I sit on the grass, legs bent in front of me, and try to rock myself up — like a toddler attempting to heave itself into a crawl position. Eventually, through the sheer force of my upper body, I swing myself upright, but my thighs are screaming in pain.
‘Back down,’ orders Pedro, ‘Gimme another ten.’
Pedro is an intimidatingly muscled chap one can easily imagine doing 200 push-ups on his little fingers, and explains his own story in between barking at me about planks.
What happened, according to Pedro, is that he got into a ‘bar brawl’ in downtown Manhattan. His opponent pulled a knife on him, he says, and a scuffle followed. Pedro got nicked in the knee, but the other man ended up with a cut across his chest, leading to an attempted murder charge.
Pedro told Sophia that he spent time in prison after being given an attempted murder charge from a ‘bar brawl’ in Manhattan
Conbody’s recruitment process in New York involves hiring former convicts of Rikers Island Prison and helping inmates to get personal training certifications
Pedro, 38, had never been in prison before and had previously sailed competitively in Spain and worked as a backing dancer and choreographer in Hollywood. He was sent to a prison outside New York where he slept in a dormitory with 60 other men. He kept himself fit using a skipping rope in the yard — ‘there wasn’t much else to do’ — and, when he was released two years ago, was introduced to Coss via a mutual friend he’d met in prison.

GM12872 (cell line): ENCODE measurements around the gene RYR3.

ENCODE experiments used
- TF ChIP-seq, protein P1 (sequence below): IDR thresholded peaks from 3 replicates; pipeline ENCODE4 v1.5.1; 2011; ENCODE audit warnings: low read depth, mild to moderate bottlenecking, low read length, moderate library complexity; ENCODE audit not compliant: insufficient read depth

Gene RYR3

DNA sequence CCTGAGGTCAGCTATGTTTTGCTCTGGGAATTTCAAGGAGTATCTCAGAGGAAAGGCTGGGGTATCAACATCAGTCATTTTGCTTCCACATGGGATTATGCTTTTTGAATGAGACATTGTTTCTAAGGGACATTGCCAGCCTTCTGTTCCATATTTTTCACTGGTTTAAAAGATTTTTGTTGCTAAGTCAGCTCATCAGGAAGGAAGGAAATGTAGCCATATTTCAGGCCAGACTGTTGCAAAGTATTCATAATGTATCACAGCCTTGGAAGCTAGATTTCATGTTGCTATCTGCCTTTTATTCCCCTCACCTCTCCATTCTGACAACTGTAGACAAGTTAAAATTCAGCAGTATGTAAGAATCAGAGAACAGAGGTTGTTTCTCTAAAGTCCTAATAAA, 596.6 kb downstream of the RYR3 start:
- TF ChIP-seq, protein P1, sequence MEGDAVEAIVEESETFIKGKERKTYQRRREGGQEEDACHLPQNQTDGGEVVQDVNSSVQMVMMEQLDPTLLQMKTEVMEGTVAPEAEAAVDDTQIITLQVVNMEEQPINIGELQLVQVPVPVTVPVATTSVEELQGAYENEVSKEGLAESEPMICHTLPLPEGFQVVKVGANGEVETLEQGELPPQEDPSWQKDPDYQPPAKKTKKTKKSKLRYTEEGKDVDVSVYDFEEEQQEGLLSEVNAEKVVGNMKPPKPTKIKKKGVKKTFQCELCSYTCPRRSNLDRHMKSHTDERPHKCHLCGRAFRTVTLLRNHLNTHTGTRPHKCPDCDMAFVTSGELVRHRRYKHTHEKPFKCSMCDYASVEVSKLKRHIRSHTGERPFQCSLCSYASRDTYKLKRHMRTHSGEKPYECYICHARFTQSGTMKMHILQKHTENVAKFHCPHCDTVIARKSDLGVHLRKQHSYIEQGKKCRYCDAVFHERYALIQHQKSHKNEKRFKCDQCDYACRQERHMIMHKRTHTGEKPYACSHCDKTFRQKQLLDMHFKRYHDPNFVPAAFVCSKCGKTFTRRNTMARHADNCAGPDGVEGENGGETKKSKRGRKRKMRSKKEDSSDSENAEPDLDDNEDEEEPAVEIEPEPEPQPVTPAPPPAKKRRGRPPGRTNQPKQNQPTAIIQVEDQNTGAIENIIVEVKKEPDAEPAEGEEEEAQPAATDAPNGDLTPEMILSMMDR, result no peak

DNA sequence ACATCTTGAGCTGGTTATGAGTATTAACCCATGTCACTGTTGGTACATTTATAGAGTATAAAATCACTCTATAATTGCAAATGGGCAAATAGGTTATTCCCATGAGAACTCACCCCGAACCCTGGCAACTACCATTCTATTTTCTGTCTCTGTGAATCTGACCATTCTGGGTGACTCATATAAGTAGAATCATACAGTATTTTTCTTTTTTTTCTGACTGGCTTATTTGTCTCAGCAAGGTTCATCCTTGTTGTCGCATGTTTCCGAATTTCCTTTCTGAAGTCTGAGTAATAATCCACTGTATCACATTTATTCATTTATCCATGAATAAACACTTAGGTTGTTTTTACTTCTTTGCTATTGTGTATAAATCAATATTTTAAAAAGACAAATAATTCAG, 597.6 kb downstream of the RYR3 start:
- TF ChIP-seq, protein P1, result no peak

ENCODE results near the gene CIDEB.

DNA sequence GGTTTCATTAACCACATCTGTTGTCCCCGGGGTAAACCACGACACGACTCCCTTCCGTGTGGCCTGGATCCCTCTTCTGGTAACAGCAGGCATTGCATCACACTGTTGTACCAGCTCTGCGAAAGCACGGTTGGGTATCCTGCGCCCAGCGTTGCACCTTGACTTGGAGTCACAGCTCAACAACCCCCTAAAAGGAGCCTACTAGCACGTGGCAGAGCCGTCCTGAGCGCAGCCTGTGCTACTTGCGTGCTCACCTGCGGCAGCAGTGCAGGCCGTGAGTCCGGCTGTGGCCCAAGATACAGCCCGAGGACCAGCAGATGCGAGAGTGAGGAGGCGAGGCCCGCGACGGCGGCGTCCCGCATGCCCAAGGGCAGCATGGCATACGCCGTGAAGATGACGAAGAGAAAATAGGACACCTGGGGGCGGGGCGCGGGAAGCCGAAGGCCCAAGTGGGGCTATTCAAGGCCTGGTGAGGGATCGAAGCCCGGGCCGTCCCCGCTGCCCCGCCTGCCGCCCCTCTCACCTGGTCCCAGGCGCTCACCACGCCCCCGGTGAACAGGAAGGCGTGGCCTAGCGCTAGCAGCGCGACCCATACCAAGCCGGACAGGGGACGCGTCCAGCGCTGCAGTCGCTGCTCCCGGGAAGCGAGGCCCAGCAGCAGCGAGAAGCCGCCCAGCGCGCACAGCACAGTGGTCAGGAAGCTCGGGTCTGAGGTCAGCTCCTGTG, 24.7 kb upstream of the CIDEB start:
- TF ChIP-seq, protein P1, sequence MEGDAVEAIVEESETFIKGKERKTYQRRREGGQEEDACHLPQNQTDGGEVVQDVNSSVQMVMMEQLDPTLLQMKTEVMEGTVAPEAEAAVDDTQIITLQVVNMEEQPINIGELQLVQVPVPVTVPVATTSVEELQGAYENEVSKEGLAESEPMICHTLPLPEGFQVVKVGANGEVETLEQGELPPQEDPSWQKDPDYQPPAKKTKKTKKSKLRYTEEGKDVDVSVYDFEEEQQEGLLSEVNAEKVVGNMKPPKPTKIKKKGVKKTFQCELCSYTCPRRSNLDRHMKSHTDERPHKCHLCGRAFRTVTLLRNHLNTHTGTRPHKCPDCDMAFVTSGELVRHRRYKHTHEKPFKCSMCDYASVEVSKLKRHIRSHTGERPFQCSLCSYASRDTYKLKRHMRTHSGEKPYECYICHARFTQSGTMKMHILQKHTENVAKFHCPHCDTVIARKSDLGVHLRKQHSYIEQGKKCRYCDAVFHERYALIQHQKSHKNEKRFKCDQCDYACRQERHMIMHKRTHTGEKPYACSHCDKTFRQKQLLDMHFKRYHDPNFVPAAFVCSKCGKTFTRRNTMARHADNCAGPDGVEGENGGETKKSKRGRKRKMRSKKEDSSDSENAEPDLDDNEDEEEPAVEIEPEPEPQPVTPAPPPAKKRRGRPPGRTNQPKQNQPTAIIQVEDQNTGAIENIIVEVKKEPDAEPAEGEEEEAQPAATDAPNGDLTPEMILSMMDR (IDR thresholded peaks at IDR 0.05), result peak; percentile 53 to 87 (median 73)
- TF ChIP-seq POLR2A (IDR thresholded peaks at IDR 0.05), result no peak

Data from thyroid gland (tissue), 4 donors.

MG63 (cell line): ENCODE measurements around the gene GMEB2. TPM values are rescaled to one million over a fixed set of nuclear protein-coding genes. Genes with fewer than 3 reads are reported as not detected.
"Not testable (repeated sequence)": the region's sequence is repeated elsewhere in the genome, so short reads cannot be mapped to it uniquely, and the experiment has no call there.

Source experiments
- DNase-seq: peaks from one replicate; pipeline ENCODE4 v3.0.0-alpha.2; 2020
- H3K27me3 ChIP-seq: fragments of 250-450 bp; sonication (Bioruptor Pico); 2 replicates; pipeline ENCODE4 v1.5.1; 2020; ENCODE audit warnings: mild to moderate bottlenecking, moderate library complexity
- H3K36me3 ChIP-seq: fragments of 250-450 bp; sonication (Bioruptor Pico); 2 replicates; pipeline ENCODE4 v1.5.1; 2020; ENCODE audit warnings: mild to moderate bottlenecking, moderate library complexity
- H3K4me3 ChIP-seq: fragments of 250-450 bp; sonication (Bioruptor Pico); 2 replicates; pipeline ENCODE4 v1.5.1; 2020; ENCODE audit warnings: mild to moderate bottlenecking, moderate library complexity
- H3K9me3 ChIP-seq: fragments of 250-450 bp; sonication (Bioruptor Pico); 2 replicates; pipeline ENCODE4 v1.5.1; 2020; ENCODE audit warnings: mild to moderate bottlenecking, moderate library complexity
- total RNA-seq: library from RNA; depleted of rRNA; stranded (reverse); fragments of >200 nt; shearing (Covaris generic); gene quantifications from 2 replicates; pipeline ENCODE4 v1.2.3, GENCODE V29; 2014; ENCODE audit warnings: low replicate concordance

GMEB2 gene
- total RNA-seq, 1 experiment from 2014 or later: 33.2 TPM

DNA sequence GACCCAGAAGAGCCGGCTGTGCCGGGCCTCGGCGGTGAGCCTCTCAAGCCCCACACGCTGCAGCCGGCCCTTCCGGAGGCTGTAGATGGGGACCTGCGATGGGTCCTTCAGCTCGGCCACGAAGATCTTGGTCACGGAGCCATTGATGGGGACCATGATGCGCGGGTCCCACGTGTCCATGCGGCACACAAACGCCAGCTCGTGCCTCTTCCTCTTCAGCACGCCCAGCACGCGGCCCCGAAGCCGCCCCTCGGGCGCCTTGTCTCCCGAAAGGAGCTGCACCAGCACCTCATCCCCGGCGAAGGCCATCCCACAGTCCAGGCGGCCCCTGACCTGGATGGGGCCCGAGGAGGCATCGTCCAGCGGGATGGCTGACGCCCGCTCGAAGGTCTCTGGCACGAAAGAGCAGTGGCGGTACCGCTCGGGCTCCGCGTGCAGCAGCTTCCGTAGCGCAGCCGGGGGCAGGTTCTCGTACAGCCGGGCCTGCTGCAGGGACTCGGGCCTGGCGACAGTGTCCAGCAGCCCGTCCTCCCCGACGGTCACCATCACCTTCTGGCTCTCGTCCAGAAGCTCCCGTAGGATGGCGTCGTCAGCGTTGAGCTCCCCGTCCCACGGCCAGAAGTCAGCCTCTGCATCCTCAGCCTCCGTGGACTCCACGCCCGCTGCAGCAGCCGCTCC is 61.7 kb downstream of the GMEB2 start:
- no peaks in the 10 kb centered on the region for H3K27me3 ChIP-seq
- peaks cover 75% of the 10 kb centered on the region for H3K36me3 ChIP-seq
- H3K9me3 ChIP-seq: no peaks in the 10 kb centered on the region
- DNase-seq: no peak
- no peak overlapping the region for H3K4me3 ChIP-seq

Conbody makes sense, if you think about it. Go to the gym on your own, and you faff about on the cross-trainer for 20 minutes and do a paltry few sit-ups before spending much longer in the shower using all the free shampoo and conditioner.
But what if you’ve got a former jailbird shouting at you to ‘push out another 20’? There is little toleration of weakness here. Am I allowed to do push-ups on my knees because my arms are pathetic? I am not, says Pedro, sternly. Gulp.
Conbody’s recruitment process in New York involves working with Rikers Island Prison, where Coss and his colleagues go to train inmates before they’re released. They help any interested prisoners get their personal training certification, then, when they’re released, work with a charity to help them find housing.
‘Then there’s another two weeks’ training before they work with us on a two-month internship,’ explains Coss. ‘If they do well, we hire them full-time.’
Sophia (pictured right with Pedro) has signed up to another three months of training with Pedro following her first impressive Conbody session
While Coss is overseeing the UK opening from New York, Pedro is over here to recruit British trainers with the help of a London-based charity called Bounce Back, which specialises in employment for ex-offenders. The aim is to sign up two full-time trainers and go from there.
Wariness of his business is understandable, says Coss, who has been pitching to investors to raise funds to expand further.
‘Some people are scared, and I get why,’ he says. ‘Ex-cons are portrayed as the scariest people on the planet. But at the end of the day they are just human beings who made a mistake.’
Give Conbody a go, if you’re brave enough. I couldn’t stand without groaning the next day, and even lifting my arm to put on mascara hurt.
The Conbody workout is agony (Pedro says clients have thrown up over him before because his classes are so demanding) but impressive. So impressive, I’ve signed up for three months of training with Pedro to get shouted into shape.
Although my idea of criminal behaviour is overdoing it on the rosé on a Thursday night, I’m hoping my butt will be hard as nails by my summer holiday.